This is what every Elvis fan dreams of: an evening of classics, performed by a driven singer, without any superfluous frills and with a band keeping pace. It is precisely what the loyal Elvis-fan got yesterday evening. Be it with a small handicap because Elvis suffered from "some kind of virus" and had great difficulty getting his alternately sarcastic and tender voice audible in his microphone.
Maybe this is why he was so generous with his indestructible songs from his early years. Songs like "Clubland," "Alison," "King of America" and "Pump It Up" were being played with the mild distance of the slightly older angry young man, while the well connected audience imagined the not reached notes or modulation themselves. Unlike the Stones' or Dylan's, Costello's 'greatest hits' are still fresh. Which radio-station ever plays "Oliver's Army" or "I Want You"?
Still, this is a form Costello does not show often. Loyal to the adage 'new songs first', he too very often performs songs off the latest release for a complete show. In this case, that would not have been a punishment, because the new one, The Delivery Man, is a beautiful exploration of Elvis in the Deep (American) South, but the angriest and cross-grained melodies can be found in the early repertoire.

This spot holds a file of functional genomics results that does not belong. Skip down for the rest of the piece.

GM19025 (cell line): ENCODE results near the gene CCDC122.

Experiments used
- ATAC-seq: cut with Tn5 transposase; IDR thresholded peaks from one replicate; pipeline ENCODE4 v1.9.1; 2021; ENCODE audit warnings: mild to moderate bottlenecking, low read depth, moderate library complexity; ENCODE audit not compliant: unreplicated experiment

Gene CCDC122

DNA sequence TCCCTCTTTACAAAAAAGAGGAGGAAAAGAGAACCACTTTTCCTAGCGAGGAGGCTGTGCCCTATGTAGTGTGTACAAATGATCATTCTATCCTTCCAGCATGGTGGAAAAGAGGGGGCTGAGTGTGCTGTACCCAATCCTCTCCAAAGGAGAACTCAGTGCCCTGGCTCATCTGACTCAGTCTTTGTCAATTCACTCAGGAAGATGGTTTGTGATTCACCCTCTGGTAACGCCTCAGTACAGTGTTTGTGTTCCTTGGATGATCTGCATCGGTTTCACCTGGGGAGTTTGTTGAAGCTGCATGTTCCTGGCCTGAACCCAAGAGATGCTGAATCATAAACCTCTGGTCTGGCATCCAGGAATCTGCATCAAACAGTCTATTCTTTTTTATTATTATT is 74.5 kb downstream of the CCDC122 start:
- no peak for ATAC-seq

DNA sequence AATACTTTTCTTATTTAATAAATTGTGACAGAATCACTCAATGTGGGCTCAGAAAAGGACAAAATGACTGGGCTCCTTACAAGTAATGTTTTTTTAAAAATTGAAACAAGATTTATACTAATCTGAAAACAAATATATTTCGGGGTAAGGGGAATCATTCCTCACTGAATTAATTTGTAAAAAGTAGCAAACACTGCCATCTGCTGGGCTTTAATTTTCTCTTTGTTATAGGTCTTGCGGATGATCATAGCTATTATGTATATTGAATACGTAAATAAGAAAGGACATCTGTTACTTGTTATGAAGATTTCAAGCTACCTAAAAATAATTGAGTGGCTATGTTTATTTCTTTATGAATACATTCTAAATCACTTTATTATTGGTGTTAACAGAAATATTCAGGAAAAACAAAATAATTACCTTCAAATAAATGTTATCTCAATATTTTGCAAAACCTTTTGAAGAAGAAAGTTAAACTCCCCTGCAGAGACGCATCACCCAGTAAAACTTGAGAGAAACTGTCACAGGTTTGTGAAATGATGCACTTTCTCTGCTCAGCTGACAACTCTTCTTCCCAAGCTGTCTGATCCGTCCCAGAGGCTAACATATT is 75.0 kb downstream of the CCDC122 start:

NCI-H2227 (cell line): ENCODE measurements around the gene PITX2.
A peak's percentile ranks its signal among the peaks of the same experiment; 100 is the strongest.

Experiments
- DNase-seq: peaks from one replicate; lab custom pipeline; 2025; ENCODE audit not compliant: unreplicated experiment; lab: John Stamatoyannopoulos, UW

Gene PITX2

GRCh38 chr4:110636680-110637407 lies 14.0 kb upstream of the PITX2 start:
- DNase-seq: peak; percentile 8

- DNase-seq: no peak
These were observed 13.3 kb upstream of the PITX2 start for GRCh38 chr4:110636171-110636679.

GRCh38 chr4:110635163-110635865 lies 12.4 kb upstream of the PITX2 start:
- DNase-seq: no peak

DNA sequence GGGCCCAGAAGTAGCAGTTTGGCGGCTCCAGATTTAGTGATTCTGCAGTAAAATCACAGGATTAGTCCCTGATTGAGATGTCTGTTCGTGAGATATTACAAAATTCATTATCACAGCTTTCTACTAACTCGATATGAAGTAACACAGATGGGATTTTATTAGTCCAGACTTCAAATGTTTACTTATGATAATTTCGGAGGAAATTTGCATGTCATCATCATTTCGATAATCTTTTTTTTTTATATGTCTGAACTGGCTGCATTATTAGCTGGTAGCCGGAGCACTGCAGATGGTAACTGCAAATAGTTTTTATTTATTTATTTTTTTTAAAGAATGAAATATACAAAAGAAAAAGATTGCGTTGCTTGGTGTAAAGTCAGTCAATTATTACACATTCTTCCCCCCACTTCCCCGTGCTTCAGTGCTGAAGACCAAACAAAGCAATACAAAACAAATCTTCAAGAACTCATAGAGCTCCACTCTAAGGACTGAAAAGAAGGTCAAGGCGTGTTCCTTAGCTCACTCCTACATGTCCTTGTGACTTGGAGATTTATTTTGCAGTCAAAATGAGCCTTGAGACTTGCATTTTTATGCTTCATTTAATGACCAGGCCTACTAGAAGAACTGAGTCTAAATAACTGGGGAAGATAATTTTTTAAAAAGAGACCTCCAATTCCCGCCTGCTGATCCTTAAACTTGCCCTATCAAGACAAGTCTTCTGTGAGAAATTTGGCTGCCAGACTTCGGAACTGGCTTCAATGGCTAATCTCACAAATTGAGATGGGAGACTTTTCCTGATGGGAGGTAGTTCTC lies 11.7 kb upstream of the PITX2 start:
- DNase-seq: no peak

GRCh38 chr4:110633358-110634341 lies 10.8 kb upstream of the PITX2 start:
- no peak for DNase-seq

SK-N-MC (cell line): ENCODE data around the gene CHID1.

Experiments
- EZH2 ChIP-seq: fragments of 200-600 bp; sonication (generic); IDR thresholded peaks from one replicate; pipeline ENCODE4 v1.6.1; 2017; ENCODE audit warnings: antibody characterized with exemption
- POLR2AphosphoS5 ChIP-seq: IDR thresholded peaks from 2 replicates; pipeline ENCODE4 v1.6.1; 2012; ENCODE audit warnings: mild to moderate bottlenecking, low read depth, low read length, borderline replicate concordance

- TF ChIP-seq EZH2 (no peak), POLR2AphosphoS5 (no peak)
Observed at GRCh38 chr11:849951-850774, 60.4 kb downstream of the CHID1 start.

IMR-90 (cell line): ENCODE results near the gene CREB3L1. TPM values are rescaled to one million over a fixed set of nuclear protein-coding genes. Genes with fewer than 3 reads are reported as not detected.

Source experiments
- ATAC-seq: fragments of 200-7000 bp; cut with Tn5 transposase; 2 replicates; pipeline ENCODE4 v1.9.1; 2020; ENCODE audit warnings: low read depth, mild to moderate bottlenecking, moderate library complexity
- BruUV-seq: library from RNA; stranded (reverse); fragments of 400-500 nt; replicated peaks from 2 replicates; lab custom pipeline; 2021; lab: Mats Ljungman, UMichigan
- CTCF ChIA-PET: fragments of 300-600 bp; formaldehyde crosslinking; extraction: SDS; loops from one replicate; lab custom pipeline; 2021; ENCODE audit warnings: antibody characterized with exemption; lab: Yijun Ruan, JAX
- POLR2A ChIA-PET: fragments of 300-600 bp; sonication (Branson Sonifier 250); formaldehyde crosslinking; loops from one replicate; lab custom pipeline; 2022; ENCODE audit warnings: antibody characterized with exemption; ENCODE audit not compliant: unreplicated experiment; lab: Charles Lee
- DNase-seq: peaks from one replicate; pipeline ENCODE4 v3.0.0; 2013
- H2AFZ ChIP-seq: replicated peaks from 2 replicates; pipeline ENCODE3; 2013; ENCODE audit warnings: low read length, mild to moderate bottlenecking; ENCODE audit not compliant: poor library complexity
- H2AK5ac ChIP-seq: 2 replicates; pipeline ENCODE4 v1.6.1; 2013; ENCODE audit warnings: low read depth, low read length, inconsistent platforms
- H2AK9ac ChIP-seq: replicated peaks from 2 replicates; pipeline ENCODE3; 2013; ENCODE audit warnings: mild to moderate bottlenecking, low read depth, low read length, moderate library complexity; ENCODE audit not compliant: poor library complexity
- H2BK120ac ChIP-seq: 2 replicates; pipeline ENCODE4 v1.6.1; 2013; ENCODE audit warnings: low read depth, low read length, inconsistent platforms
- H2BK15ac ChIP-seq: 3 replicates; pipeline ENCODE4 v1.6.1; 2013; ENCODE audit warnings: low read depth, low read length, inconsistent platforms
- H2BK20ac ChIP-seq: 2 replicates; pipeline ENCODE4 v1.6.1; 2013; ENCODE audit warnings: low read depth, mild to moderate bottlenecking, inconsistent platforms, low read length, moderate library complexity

He offered us a choice: come back another time, or finish the show to his best abilities. The audience chose for the latter and was rewarded the cheerful dedication of a Costello who took a big bunch of roses from the audience during "Good Year For The Roses," and played his tight-lipped song "(I Don't Want To Go To) Chelsea," from 1978 on a guitar from what appears to be the same year.
Only in the encore, songs from the latest release, The Delivery Man, were played. And in this way, it was all different from normal. Costello danced on with diamond-dust sprinkled boots, handed out guitar-picks and played requests. Even an Elvis with a cold still surprises after 30 years and 24 albums.